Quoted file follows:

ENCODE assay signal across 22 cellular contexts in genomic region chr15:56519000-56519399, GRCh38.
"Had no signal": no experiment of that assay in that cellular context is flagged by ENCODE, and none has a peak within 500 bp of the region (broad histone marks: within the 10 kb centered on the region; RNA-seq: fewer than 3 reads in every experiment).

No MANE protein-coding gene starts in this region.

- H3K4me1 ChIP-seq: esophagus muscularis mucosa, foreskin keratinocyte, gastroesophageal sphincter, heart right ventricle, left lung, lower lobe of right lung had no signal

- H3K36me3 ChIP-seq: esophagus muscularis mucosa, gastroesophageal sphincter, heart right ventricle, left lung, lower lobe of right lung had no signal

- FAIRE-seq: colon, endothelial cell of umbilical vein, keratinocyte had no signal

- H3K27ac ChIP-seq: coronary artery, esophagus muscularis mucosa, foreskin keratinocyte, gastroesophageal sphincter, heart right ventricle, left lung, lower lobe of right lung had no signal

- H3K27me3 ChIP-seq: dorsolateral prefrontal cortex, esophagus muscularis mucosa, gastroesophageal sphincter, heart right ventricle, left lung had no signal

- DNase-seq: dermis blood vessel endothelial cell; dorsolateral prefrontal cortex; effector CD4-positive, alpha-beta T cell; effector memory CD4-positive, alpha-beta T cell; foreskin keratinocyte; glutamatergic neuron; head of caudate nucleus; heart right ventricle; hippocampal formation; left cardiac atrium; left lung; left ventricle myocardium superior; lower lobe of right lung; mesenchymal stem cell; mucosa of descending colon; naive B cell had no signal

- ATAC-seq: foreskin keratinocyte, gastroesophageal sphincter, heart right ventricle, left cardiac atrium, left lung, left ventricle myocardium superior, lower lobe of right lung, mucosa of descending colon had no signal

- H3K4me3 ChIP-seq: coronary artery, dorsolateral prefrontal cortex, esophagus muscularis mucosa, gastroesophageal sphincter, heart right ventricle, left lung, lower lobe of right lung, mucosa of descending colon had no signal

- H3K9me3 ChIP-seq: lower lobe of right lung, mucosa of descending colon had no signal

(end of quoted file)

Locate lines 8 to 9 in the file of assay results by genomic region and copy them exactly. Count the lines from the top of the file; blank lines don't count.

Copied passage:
- H3K27me3 ChIP-seq: dorsolateral prefrontal cortex, esophagus muscularis mucosa, gastroesophageal sphincter, heart right ventricle, left lung had no signal

- DNase-seq: dermis blood vessel endothelial cell; dorsolateral prefrontal cortex; effector CD4-positive, alpha-beta T cell; effector memory CD4-positive, alpha-beta T cell; foreskin keratinocyte; glutamatergic neuron; head of caudate nucleus; heart right ventricle; hippocampal formation; left cardiac atrium; left lung; left ventricle myocardium superior; lower lobe of right lung; mesenchymal stem cell; mucosa of descending colon; naive B cell had no signal